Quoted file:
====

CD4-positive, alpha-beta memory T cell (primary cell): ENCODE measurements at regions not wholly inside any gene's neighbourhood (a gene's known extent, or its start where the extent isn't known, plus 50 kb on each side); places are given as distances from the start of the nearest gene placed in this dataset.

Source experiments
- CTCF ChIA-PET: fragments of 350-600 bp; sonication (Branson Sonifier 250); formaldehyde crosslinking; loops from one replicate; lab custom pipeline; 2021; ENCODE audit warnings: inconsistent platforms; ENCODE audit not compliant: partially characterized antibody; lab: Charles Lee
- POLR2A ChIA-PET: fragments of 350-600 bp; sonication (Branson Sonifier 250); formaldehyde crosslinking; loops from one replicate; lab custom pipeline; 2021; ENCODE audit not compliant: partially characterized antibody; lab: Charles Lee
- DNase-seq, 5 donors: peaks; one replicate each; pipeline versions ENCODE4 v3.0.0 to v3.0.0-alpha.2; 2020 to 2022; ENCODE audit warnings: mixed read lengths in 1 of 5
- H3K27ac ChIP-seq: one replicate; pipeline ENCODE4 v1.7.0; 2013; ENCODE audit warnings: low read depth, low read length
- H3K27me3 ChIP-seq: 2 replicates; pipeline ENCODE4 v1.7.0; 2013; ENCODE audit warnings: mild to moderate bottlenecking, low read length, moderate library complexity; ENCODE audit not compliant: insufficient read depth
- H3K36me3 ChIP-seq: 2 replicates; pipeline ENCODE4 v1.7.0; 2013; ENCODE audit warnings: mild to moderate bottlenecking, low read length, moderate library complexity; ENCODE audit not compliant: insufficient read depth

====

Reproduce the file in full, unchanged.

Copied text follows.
CD4-positive, alpha-beta memory T cell (primary cell): ENCODE measurements at regions not wholly inside any gene's neighbourhood (a gene's known extent, or its start where the extent isn't known, plus 50 kb on each side); places are given as distances from the start of the nearest gene placed in this dataset.

Source experiments
- CTCF ChIA-PET: fragments of 350-600 bp; sonication (Branson Sonifier 250); formaldehyde crosslinking; loops from one replicate; lab custom pipeline; 2021; ENCODE audit warnings: inconsistent platforms; ENCODE audit not compliant: partially characterized antibody; lab: Charles Lee
- POLR2A ChIA-PET: fragments of 350-600 bp; sonication (Branson Sonifier 250); formaldehyde crosslinking; loops from one replicate; lab custom pipeline; 2021; ENCODE audit not compliant: partially characterized antibody; lab: Charles Lee
- DNase-seq, 5 donors: peaks; one replicate each; pipeline versions ENCODE4 v3.0.0 to v3.0.0-alpha.2; 2020 to 2022; ENCODE audit warnings: mixed read lengths in 1 of 5
- H3K27ac ChIP-seq: one replicate; pipeline ENCODE4 v1.7.0; 2013; ENCODE audit warnings: low read depth, low read length
- H3K27me3 ChIP-seq: 2 replicates; pipeline ENCODE4 v1.7.0; 2013; ENCODE audit warnings: mild to moderate bottlenecking, low read length, moderate library complexity; ENCODE audit not compliant: insufficient read depth
- H3K36me3 ChIP-seq: 2 replicates; pipeline ENCODE4 v1.7.0; 2013; ENCODE audit warnings: mild to moderate bottlenecking, low read length, moderate library complexity; ENCODE audit not compliant: insufficient read depth